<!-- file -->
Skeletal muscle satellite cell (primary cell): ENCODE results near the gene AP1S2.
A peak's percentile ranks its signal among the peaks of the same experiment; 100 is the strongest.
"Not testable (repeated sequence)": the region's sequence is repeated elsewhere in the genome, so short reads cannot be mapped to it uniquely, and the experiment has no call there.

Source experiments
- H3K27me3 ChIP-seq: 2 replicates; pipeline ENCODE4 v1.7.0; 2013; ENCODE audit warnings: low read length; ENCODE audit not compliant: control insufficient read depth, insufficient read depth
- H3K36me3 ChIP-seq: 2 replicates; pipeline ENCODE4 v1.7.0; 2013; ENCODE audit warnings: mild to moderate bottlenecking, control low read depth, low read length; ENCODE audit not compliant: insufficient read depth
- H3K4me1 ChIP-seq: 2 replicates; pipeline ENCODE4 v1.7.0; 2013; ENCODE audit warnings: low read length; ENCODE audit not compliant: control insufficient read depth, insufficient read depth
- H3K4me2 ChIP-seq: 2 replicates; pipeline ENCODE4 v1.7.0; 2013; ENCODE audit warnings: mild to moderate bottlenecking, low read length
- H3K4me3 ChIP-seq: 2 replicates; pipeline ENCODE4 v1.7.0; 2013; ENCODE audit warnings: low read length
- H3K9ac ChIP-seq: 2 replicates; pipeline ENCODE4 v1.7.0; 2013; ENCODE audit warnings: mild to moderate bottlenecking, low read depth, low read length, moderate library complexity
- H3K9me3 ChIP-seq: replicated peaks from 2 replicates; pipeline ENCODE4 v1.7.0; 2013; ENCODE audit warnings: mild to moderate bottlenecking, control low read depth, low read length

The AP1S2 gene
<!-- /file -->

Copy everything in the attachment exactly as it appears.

Skeletal muscle satellite cell (primary cell): ENCODE results near the gene AP1S2.
A peak's percentile ranks its signal among the peaks of the same experiment; 100 is the strongest.
"Not testable (repeated sequence)": the region's sequence is repeated elsewhere in the genome, so short reads cannot be mapped to it uniquely, and the experiment has no call there.

Source experiments
- H3K27me3 ChIP-seq: 2 replicates; pipeline ENCODE4 v1.7.0; 2013; ENCODE audit warnings: low read length; ENCODE audit not compliant: control insufficient read depth, insufficient read depth
- H3K36me3 ChIP-seq: 2 replicates; pipeline ENCODE4 v1.7.0; 2013; ENCODE audit warnings: mild to moderate bottlenecking, control low read depth, low read length; ENCODE audit not compliant: insufficient read depth
- H3K4me1 ChIP-seq: 2 replicates; pipeline ENCODE4 v1.7.0; 2013; ENCODE audit warnings: low read length; ENCODE audit not compliant: control insufficient read depth, insufficient read depth
- H3K4me2 ChIP-seq: 2 replicates; pipeline ENCODE4 v1.7.0; 2013; ENCODE audit warnings: mild to moderate bottlenecking, low read length
- H3K4me3 ChIP-seq: 2 replicates; pipeline ENCODE4 v1.7.0; 2013; ENCODE audit warnings: low read length
- H3K9ac ChIP-seq: 2 replicates; pipeline ENCODE4 v1.7.0; 2013; ENCODE audit warnings: mild to moderate bottlenecking, low read depth, low read length, moderate library complexity
- H3K9me3 ChIP-seq: replicated peaks from 2 replicates; pipeline ENCODE4 v1.7.0; 2013; ENCODE audit warnings: mild to moderate bottlenecking, control low read depth, low read length

The AP1S2 gene